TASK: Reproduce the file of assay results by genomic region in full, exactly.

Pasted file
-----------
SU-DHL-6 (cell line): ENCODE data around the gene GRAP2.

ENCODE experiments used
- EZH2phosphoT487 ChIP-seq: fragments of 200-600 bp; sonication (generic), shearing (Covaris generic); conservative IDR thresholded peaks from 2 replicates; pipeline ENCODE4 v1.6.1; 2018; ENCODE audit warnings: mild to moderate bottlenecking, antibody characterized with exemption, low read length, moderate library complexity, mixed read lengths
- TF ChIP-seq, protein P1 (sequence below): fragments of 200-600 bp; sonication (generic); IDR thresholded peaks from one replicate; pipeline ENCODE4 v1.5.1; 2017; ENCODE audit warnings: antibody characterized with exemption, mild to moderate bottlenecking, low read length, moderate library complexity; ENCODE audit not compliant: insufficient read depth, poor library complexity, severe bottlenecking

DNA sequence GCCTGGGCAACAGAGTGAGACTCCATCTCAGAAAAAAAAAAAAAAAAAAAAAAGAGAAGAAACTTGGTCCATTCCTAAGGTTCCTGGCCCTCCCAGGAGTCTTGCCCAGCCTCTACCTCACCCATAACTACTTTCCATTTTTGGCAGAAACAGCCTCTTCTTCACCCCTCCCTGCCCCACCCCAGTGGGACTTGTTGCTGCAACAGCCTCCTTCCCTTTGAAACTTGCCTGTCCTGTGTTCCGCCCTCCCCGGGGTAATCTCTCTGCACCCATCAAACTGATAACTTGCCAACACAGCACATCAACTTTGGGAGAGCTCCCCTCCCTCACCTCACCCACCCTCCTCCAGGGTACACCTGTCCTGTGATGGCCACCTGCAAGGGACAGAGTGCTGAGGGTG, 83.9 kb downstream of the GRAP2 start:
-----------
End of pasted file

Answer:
SU-DHL-6 (cell line): ENCODE data around the gene GRAP2.

ENCODE experiments used
- EZH2phosphoT487 ChIP-seq: fragments of 200-600 bp; sonication (generic), shearing (Covaris generic); conservative IDR thresholded peaks from 2 replicates; pipeline ENCODE4 v1.6.1; 2018; ENCODE audit warnings: mild to moderate bottlenecking, antibody characterized with exemption, low read length, moderate library complexity, mixed read lengths
- TF ChIP-seq, protein P1 (sequence below): fragments of 200-600 bp; sonication (generic); IDR thresholded peaks from one replicate; pipeline ENCODE4 v1.5.1; 2017; ENCODE audit warnings: antibody characterized with exemption, mild to moderate bottlenecking, low read length, moderate library complexity; ENCODE audit not compliant: insufficient read depth, poor library complexity, severe bottlenecking

DNA sequence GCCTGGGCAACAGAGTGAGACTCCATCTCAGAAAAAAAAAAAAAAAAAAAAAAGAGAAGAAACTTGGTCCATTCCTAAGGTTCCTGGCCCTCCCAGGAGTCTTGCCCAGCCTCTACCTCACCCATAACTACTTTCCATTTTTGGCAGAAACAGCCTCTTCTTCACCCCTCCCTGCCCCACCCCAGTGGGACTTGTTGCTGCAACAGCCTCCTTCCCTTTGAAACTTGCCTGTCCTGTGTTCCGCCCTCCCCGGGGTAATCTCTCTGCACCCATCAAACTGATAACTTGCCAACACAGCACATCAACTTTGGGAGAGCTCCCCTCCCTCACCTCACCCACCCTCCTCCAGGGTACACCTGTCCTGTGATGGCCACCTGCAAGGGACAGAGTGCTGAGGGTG, 83.9 kb downstream of the GRAP2 start: